This is my fourth (and final) blog post assignment for my Journalism course. It’s kind of an op-ed in its own right, though not something I was likely to bother writing about if not for the assignment.
Back in September, at its f8 conference, Facebook announced a new kind of app, with the ability to use “frictionless sharing”—basically a fancy way of saying that users’ activity can be shared without users specifically clicking a “Share” button.
The first reaction to this announcement was lukewarm at best. As users began to notice just how much activity was being shared, they complained about both ends of the process. Some users were upset about how much of their activity was being shared (Spotify, in particular, started out by sharing every single track listened to); others felt overwhelmed by the new activity ticker in the upper right corner of their Facebook home pages (which was flooded by Spotify posts in the beginning).
News organizations jumped on board with their own apps for auto-sharing every article read by a Facebook user. Some, like Washington Post Social Reader, live entirely in Facebook, allowing (and encouraging) users to read articles without even leaving Facebook.com. Others, like Yahoo News, share activity from the organization’s site via code that pushes activity to Facebook.
The Yahoo News model of frictionless sharing is actually more disturbing, because there’s little to no indication to the user that sharing is taking place. Activity on Facebook can be reasonably expected to be shared, but activity on a third-party site seems outside Facebook’s influence.
There are other considerations as well, around the meaning of sharing. As Farhad Manjoo wrote in a now-archived Slate article, “You experience a huge number of things every day, but you choose to tell your friends about only a fraction of them, because most of what you do isn’t worth mentioning.” Nicki Porter, blogging for CopyPress.com (which provides content development services), made a very relevant point based on that: “If we only share about 10% of what we see online, we’re sharing the best 10%.”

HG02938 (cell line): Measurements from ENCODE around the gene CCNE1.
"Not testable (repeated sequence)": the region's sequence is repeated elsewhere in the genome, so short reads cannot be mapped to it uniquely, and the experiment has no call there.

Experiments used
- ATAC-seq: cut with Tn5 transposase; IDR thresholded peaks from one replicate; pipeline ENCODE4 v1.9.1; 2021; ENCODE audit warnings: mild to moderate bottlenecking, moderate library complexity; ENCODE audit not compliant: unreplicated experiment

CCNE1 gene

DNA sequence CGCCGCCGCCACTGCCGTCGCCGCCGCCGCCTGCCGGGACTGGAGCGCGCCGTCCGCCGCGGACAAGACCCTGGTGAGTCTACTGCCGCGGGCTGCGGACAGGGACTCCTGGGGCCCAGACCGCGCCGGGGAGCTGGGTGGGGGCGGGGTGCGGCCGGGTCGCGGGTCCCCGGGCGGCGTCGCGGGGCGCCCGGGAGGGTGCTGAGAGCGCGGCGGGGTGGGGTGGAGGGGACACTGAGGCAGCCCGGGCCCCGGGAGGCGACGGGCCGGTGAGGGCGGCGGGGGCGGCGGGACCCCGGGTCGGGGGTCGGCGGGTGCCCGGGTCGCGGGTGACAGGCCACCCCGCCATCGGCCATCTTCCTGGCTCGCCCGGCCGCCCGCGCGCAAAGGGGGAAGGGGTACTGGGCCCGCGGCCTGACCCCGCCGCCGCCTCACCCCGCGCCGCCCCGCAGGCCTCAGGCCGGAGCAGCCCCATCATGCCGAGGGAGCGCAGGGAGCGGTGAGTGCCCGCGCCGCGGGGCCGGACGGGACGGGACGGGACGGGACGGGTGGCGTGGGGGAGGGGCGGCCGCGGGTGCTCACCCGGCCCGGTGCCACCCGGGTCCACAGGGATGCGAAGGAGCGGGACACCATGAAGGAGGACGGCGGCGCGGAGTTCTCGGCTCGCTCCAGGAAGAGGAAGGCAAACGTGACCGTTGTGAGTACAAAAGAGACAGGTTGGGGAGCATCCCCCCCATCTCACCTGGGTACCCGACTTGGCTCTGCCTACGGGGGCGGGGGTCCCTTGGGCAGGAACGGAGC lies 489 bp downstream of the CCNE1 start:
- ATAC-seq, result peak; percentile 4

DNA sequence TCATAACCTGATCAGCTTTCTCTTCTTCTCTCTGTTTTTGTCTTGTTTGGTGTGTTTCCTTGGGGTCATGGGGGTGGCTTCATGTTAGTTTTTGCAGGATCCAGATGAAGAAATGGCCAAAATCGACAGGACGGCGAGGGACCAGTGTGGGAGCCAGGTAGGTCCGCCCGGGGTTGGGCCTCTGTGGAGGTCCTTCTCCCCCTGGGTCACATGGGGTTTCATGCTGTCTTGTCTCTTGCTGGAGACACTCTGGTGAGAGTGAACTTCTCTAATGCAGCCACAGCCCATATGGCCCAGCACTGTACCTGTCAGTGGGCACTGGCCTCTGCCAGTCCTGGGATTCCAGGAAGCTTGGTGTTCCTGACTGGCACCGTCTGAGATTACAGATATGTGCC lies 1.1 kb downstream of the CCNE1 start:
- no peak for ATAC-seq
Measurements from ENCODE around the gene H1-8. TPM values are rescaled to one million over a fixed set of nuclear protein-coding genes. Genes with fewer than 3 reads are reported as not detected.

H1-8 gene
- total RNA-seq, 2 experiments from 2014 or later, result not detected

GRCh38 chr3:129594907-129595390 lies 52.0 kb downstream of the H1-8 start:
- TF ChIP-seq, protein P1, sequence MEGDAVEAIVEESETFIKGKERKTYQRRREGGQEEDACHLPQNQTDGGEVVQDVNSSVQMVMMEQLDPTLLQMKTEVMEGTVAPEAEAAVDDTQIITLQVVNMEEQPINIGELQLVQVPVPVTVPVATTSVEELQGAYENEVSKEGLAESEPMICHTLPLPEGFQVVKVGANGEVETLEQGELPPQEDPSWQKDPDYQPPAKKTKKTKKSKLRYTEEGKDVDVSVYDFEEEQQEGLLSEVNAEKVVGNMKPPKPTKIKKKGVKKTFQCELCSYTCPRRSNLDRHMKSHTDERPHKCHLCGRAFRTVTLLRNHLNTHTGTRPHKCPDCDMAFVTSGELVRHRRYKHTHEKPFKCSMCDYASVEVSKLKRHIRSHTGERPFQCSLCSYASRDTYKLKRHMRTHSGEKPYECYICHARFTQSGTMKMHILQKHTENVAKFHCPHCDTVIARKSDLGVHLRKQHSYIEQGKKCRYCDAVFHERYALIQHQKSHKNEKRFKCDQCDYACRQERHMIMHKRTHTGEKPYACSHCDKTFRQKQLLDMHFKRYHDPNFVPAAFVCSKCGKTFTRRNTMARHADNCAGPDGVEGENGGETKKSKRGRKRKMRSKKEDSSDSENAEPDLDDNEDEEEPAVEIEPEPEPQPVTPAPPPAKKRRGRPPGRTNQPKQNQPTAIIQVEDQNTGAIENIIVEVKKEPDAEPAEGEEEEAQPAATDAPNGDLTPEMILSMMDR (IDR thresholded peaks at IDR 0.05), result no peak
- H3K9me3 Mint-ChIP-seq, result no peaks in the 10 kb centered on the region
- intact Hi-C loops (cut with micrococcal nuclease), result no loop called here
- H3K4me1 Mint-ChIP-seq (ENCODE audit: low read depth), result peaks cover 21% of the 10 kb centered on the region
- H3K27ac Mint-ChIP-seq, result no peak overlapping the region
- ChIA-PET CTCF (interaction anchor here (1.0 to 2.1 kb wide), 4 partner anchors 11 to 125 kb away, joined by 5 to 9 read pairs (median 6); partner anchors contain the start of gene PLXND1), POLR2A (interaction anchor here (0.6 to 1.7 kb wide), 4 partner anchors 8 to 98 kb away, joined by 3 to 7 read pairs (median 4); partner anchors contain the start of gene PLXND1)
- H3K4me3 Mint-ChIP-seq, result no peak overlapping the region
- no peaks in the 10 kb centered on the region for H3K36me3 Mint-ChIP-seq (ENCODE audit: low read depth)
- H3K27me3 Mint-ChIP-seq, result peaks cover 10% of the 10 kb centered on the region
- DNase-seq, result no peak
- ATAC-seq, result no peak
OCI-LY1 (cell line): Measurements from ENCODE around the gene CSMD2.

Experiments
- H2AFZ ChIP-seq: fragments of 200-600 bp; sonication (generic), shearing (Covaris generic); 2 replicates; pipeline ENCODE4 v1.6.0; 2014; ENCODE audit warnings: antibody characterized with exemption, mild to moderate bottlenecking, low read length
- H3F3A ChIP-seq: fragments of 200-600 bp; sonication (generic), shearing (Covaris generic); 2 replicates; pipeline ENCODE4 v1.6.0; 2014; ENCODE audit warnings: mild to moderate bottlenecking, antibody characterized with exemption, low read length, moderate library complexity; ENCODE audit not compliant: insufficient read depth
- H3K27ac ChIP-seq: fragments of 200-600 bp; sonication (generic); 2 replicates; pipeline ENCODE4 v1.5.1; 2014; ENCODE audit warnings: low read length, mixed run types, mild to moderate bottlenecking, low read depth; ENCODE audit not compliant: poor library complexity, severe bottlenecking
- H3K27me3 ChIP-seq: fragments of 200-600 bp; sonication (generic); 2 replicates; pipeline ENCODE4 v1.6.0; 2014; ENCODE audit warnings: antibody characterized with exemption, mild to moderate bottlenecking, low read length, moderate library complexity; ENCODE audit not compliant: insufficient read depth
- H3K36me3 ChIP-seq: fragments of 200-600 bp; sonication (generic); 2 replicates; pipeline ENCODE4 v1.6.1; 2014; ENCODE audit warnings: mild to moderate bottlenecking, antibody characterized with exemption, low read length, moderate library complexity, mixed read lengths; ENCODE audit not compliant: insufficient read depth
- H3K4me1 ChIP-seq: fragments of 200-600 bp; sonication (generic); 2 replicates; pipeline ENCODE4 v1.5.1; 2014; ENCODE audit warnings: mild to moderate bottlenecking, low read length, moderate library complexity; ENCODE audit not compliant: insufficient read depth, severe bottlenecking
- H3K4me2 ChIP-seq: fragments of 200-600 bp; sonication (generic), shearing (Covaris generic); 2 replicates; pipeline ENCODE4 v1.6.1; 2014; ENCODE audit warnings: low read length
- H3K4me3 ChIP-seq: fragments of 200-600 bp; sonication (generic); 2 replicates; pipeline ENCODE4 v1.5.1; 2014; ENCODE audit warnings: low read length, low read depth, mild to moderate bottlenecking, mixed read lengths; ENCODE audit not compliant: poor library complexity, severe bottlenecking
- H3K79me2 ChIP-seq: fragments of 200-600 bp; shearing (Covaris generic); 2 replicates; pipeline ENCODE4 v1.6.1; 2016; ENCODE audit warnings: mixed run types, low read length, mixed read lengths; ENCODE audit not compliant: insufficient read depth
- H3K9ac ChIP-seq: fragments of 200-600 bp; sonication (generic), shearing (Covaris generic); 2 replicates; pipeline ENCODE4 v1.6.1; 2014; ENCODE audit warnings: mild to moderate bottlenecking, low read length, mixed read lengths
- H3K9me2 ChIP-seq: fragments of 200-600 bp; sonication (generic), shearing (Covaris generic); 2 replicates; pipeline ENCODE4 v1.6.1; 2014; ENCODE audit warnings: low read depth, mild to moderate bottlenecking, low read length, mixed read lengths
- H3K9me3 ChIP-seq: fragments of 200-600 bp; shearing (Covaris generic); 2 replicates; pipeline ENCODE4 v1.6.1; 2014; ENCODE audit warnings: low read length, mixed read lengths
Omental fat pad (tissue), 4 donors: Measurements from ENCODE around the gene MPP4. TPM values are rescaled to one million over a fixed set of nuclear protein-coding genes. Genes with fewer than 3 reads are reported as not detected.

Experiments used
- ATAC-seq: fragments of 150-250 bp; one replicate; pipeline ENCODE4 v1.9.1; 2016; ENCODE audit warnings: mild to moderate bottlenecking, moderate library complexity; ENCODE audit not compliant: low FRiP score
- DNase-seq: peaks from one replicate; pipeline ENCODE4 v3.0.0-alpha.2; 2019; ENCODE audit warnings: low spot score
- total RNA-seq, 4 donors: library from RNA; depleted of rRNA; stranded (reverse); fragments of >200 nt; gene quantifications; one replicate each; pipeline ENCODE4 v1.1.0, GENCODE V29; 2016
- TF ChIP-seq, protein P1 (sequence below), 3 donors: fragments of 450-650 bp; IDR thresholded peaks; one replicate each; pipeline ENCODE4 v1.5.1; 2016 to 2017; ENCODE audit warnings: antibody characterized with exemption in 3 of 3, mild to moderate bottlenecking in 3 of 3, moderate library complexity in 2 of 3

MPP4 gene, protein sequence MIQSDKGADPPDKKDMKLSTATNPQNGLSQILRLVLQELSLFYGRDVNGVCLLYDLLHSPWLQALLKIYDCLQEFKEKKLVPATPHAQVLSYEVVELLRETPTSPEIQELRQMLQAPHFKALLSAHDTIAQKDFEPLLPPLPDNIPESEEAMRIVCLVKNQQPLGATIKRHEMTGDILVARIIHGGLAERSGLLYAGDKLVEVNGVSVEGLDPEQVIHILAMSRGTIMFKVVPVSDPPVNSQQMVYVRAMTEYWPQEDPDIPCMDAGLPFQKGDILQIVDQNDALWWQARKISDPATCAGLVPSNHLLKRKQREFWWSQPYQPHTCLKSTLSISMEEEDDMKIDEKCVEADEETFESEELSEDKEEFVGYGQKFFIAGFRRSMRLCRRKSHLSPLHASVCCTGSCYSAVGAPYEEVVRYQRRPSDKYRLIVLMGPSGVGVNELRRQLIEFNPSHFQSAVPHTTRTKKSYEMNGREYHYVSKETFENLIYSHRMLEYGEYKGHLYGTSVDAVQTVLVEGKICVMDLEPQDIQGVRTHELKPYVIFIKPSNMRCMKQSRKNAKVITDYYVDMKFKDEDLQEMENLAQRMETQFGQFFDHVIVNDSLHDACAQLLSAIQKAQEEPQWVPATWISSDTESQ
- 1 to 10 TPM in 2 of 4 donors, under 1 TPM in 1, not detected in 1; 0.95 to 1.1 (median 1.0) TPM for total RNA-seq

Philosophy and user opinion aside, the last two months have seen massive growth in news app usage. Poynter’s Jeff Sonderman wrote this morning that news organizations are reaching millions of users through these new auto-sharing apps. In particular, Open Graph statistics released by Facebook yesterday show:
- Yahoo News: 600% increase in traffic from Facebook; 10 million users connected, who read more articles than the average
- The Independent: 1 million monthly active connected users; articles from the late 1990s taken viral
- The Guardian: 4 million users installed their app, more than half of them under age 24; averaging nearly 1 million extra pageviews per day
- Washington Post: 3.5 million monthly active users of Social Reader app; 83% of readers under age 35
Facebook is helping news organizations with a box at the top of the homepage News Feed that shows a small selection of stories that friends have read recently.
The lesson from all this is that a platform like Facebook, which has over 800 million active users (as self-reported on its statistics page), can be a real boon to news outlets. Traffic equals eyeballs, and more eyeballs can generate more advertising revenue.
What’s especially interesting to me is how similar the new sharing (which is officially part of the Open Graph API) seems to Beacon, a “mistake” (said Mark Zuckerberg, founder of Facebook) that launched in late 2007 but was shut down in 2009.
Beacon also shared user activity on third-party sites back to Facebook, at first without permission. The class-action lawsuit Lane v. Facebook, Inc. resulted in Beacon being modified to require user confirmation before any sharing occurred. Open Graph sharing as it is today resembles the original Beacon, sending data to Facebook and publishing activity without any user intervention or even consent.
I, for one, stubbornly refuse to install any of those new auto-sharing Facebook apps. (Fortunately, it’s pretty easy to bypass the request for permissions that pops up when I click an article featured at the top of my own News Feed.) I agree with Farhad Manjoo and Nicki Porter: Sharing is about choice. If I want to share something, I’ll take the three minutes to post it myself.